At some point she meets a brilliant scientist played by Morgan Freeman who actually says the words “evolution” and “revolution” right next to each other, moments before dismissing any speculation about how unlocking the potential of the human brain is “science fiction.” In a mainstream cliché conference like Lucy, having a character say “science fiction” out loud is code-speak for “bullshit,” which signals the audience to stop asking questions about why anything is happening. I love science fiction, and I love Morgan Freeman, so I also loved hearing Morgan Freeman’s wonderful voice say the words next to each other. It’s too bad it was in this movie.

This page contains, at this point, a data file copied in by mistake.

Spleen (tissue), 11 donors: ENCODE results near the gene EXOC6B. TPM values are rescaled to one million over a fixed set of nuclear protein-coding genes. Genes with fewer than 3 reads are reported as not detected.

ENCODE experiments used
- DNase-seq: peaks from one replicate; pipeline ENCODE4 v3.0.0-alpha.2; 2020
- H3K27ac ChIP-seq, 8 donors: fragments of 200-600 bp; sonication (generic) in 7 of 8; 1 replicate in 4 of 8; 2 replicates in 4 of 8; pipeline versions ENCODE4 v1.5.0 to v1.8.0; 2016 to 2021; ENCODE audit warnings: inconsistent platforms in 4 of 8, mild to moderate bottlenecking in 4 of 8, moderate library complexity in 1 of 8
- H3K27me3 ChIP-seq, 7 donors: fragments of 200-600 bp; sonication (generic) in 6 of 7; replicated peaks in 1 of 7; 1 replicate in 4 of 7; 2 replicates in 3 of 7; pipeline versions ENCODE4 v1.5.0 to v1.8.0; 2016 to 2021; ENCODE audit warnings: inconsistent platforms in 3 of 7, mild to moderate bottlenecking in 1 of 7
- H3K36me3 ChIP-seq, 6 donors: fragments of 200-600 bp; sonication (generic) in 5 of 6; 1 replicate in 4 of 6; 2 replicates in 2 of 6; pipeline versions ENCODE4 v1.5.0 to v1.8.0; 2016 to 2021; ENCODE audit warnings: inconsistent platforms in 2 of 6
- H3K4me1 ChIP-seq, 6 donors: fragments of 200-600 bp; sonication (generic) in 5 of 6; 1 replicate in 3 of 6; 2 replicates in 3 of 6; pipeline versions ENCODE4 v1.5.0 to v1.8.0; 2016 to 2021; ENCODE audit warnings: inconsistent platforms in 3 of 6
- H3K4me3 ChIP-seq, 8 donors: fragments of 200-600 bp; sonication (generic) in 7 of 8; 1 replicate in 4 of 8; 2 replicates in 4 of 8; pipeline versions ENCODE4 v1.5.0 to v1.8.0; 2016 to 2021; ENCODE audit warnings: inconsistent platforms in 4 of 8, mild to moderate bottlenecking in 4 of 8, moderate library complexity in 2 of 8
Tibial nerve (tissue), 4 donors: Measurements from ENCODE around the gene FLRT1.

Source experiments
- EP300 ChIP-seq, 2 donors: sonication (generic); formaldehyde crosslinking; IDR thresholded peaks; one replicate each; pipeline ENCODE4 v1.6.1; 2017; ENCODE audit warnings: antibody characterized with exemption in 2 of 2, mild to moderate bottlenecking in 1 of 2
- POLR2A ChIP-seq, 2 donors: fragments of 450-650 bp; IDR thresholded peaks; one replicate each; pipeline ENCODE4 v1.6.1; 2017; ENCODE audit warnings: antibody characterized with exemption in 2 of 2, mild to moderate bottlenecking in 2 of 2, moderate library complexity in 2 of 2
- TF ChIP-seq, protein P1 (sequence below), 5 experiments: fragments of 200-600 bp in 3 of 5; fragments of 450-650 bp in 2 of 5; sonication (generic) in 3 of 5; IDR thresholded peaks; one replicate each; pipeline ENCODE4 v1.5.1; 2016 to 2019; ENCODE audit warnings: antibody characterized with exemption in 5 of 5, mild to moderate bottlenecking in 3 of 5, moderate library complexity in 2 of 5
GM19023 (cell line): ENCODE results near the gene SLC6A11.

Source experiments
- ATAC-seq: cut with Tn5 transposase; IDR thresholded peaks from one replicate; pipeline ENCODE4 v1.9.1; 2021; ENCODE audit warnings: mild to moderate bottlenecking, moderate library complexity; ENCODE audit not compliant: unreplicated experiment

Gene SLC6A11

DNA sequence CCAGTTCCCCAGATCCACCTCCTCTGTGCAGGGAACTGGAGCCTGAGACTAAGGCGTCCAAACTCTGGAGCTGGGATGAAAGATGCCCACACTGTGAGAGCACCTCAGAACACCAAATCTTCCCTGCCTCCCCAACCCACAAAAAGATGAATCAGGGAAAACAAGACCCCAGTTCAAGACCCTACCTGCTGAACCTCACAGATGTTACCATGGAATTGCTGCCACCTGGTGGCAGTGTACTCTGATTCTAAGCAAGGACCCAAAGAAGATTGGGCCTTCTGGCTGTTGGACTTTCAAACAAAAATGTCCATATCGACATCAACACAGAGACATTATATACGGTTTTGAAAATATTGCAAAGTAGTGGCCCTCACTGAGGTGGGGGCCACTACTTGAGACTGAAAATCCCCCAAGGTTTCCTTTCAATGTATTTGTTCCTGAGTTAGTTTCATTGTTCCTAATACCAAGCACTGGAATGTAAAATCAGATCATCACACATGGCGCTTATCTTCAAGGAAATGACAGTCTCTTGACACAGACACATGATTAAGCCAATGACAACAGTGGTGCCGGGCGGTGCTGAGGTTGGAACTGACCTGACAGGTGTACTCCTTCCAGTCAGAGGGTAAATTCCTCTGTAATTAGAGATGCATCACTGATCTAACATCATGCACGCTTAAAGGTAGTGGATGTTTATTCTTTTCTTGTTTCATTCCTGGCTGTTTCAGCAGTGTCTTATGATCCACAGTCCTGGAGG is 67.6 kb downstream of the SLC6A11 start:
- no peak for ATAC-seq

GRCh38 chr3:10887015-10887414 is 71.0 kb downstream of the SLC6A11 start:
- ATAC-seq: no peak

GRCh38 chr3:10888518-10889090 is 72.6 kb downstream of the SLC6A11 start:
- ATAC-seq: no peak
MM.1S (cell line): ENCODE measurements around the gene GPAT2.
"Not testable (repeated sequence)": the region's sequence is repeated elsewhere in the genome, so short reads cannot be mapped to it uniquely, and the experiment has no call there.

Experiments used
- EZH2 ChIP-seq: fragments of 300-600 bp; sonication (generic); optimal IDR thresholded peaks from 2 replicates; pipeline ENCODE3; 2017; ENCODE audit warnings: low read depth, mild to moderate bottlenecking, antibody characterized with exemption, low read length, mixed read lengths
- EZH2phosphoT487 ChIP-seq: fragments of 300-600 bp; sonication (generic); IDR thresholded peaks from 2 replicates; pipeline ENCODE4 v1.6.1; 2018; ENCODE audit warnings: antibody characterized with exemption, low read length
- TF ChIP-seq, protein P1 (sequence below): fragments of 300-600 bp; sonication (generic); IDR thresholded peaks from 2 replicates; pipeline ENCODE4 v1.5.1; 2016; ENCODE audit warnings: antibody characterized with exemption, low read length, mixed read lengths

I guess the weirdest cliché paradox of all is this: because Luc Besson has created a movie about “expanding our minds,” he thinks he doesn’t have to adhere to any sort of convention. This should, in theory, free him up to not use stock characters, crappy dialogue, or an over reliance on chase-scenes and dumb gun-play to keep the audience entertained. And yet, that’s all that keeps this movie from being totally unwatchable. The Matrix actually committed this crime over a decade ago: a movie about freeing your mind which was really just a series of gun-battles which mainstream dumbed-down pop culture already loves, meaning, hello, your mind is not being freed. The reason The Matrix got away with it is because at least the style of those action sequences were admittedly very new. Lucy can’t say anything like that because visually there’s nothing in these “action” sequences you haven’t already seen before. Further, there’s nothing in the spy intrigue aspect of this movie that Get Smart didn’t make more gripping, and the science fiction concepts being “explored,” are handled better in that episode of The Next Generation where Barclay turns into a jerk and has that blue-light dancing on his head.